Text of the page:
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Brigadier General Kenneth Hara will review the state's
 emergency management response system, that erred in
sending out a false alert of a ballistic missile headed to
Hawaiʻi on Saturday.
AFTER THE FALSE INBOUND-NUCLEAR MISSILE ALERT on Saturday, Jan. 13, Gov. David Ige signed an Executive Order Monday, Jan. 15, to review the State of Hawaiʻi's emergency management enterprise. He appointed Brigadier General Kenneth Hara, the Deputy Adjutant General, to oversee a comprehensive review. "Hara will also immediately implement necessary changes," said a statement from the governor.
     Ige also spoke to the public with an apology, and turned to the world situation leading to threats of nuclear attacks. "Hawaiʻi knows how to stand strong and defend itself. But we must also work for a more peaceful world. We must demand a de-escalation with North Korea, so sirens and warnings become a thing of the past. In the words of Martin Luther King, Junior, who we remember today, 'The time is always right to do what is right,'" said the governor.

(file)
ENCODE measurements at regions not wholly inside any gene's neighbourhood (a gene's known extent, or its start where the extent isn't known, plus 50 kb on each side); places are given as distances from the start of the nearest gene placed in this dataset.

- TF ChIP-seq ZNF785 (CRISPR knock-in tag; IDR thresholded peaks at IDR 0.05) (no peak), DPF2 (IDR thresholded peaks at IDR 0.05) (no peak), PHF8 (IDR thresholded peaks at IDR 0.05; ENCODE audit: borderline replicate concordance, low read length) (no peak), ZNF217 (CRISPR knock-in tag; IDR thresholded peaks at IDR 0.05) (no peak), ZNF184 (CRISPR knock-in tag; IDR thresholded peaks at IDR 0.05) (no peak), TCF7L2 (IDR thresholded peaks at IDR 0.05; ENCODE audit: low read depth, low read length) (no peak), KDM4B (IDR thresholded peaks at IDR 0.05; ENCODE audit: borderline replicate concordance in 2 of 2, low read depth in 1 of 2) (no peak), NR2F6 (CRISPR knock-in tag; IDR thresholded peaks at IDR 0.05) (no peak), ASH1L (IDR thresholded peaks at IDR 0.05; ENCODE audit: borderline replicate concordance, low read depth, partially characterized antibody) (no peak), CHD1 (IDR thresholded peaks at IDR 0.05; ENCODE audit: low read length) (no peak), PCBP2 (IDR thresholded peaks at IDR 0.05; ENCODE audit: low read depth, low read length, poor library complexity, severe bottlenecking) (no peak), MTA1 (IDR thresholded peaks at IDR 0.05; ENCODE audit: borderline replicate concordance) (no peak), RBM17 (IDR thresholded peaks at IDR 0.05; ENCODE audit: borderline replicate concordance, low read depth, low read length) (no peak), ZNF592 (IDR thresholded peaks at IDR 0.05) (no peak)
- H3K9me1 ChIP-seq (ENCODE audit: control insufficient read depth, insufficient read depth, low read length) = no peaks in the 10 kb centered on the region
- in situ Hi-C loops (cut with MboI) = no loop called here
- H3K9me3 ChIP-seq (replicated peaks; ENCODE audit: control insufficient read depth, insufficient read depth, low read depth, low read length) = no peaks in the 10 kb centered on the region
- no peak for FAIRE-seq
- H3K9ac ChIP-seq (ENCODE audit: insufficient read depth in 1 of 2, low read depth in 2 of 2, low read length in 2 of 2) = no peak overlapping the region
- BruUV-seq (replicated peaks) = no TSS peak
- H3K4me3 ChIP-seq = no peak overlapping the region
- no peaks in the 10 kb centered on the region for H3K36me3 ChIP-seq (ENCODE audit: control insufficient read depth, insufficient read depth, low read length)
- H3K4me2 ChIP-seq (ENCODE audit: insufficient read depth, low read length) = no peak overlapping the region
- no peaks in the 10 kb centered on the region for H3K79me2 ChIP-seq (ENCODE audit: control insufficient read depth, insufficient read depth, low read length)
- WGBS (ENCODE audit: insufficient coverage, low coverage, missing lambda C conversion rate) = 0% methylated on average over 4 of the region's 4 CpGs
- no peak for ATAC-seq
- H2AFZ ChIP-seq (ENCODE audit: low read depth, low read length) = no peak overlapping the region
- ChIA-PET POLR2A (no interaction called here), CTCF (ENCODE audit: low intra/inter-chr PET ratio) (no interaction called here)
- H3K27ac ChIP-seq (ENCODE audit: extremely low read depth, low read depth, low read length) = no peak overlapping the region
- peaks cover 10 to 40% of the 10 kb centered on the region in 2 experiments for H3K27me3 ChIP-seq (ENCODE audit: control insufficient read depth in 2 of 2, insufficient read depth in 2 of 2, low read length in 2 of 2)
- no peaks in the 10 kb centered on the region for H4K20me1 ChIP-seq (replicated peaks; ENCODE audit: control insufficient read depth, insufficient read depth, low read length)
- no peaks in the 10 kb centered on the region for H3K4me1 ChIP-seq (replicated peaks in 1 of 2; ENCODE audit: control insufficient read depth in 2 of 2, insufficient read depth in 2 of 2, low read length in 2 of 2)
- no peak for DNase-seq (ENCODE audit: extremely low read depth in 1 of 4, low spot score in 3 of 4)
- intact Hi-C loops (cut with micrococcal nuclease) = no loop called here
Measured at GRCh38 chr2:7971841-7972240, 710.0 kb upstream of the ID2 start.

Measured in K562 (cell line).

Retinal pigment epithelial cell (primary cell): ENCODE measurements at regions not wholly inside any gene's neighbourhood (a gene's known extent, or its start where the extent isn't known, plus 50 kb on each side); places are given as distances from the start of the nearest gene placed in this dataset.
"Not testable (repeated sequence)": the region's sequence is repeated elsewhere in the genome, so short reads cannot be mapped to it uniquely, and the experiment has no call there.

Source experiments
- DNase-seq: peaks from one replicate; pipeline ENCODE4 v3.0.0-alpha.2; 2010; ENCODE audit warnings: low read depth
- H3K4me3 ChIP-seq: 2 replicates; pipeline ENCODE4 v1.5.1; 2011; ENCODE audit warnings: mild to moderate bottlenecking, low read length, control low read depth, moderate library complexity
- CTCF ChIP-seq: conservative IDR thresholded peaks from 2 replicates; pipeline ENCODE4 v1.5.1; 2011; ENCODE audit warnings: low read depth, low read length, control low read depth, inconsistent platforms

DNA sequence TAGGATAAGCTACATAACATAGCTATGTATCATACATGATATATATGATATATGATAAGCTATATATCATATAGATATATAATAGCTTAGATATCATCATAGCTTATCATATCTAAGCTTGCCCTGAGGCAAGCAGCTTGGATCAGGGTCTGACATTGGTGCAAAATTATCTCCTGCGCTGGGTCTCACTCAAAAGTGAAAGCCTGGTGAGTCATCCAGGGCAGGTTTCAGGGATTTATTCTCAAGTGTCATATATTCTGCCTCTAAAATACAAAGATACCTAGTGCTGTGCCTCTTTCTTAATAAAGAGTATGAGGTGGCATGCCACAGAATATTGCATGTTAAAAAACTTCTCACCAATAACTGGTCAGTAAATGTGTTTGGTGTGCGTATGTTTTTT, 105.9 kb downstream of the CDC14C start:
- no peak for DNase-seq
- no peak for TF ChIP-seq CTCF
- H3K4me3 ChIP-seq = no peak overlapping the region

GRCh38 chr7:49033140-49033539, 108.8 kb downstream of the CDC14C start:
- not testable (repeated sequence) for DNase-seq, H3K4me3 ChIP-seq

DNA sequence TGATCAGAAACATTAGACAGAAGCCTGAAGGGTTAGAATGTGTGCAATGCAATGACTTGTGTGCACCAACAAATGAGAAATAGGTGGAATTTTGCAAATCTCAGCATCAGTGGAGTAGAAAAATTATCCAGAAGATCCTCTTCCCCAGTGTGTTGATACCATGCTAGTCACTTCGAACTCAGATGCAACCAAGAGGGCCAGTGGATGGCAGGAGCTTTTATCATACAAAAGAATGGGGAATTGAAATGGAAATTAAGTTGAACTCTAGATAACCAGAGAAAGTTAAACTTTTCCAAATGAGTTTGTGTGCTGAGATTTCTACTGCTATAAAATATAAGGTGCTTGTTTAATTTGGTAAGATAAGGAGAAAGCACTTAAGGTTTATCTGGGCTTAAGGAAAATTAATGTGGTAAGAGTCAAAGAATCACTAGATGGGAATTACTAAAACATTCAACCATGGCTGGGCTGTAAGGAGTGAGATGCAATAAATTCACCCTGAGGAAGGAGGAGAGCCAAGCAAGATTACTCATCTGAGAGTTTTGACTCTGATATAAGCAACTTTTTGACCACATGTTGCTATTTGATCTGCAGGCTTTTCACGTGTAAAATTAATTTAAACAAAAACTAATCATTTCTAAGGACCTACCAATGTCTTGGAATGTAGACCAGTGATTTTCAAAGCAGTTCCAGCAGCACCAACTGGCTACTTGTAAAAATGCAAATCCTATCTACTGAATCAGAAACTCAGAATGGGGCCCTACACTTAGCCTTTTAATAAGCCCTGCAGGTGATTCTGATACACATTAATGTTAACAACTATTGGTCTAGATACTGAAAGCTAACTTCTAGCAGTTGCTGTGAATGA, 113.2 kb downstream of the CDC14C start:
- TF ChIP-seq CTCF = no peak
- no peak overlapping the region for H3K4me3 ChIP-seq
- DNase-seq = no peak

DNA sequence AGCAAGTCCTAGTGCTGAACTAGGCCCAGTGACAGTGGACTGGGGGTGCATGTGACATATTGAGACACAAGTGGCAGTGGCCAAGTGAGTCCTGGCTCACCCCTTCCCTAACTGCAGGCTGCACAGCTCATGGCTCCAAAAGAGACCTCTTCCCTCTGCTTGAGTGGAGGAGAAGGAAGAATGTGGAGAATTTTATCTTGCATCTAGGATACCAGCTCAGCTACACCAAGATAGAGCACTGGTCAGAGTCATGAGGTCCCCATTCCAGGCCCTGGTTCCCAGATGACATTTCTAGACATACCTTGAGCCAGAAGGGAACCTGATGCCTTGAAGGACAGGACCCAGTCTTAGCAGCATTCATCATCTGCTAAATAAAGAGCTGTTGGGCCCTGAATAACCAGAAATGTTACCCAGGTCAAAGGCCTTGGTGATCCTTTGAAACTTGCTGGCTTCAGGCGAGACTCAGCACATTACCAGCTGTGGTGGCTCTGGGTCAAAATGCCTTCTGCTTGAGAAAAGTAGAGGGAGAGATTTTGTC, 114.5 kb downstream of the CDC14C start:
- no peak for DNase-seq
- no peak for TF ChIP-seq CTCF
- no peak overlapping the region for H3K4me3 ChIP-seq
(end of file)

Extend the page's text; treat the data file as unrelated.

Ige also spoke of public response to the false alert, saying that people should not be turned away from stores where they were seeking shelter. Families should not have to go down manholes for shelter, nor drive at high speeds on the freeway when alerted. He promised more public education.